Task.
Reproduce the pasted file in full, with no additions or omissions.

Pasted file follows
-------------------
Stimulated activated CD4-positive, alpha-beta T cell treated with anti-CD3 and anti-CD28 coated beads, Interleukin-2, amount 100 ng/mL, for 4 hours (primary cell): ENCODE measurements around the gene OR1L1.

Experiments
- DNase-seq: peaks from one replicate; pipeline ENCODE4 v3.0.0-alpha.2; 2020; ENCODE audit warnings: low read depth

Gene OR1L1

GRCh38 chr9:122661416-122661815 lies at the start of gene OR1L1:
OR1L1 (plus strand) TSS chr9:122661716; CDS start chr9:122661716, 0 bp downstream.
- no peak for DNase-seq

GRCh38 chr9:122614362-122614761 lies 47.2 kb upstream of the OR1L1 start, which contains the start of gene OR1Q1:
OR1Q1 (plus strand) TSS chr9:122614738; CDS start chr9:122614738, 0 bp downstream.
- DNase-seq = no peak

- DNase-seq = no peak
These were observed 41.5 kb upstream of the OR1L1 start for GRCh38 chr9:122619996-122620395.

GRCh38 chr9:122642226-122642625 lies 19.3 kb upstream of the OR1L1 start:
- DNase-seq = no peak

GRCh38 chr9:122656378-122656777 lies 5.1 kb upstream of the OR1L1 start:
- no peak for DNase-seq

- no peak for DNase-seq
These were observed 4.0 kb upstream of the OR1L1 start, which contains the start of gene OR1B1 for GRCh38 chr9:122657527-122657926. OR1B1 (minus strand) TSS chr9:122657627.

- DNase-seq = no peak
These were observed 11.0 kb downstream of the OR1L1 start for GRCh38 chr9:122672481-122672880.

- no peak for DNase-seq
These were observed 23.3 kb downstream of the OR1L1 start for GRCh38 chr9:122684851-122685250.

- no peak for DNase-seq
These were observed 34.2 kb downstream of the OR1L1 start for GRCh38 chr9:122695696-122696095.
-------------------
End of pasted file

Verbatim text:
Stimulated activated CD4-positive, alpha-beta T cell treated with anti-CD3 and anti-CD28 coated beads, Interleukin-2, amount 100 ng/mL, for 4 hours (primary cell): ENCODE measurements around the gene OR1L1.

Experiments
- DNase-seq: peaks from one replicate; pipeline ENCODE4 v3.0.0-alpha.2; 2020; ENCODE audit warnings: low read depth

Gene OR1L1

GRCh38 chr9:122661416-122661815 lies at the start of gene OR1L1:
OR1L1 (plus strand) TSS chr9:122661716; CDS start chr9:122661716, 0 bp downstream.
- no peak for DNase-seq

GRCh38 chr9:122614362-122614761 lies 47.2 kb upstream of the OR1L1 start, which contains the start of gene OR1Q1:
OR1Q1 (plus strand) TSS chr9:122614738; CDS start chr9:122614738, 0 bp downstream.
- DNase-seq = no peak

- DNase-seq = no peak
These were observed 41.5 kb upstream of the OR1L1 start for GRCh38 chr9:122619996-122620395.

GRCh38 chr9:122642226-122642625 lies 19.3 kb upstream of the OR1L1 start:
- DNase-seq = no peak

GRCh38 chr9:122656378-122656777 lies 5.1 kb upstream of the OR1L1 start:
- no peak for DNase-seq

- no peak for DNase-seq
These were observed 4.0 kb upstream of the OR1L1 start, which contains the start of gene OR1B1 for GRCh38 chr9:122657527-122657926. OR1B1 (minus strand) TSS chr9:122657627.

- DNase-seq = no peak
These were observed 11.0 kb downstream of the OR1L1 start for GRCh38 chr9:122672481-122672880.

- no peak for DNase-seq
These were observed 23.3 kb downstream of the OR1L1 start for GRCh38 chr9:122684851-122685250.

- no peak for DNase-seq
These were observed 34.2 kb downstream of the OR1L1 start for GRCh38 chr9:122695696-122696095.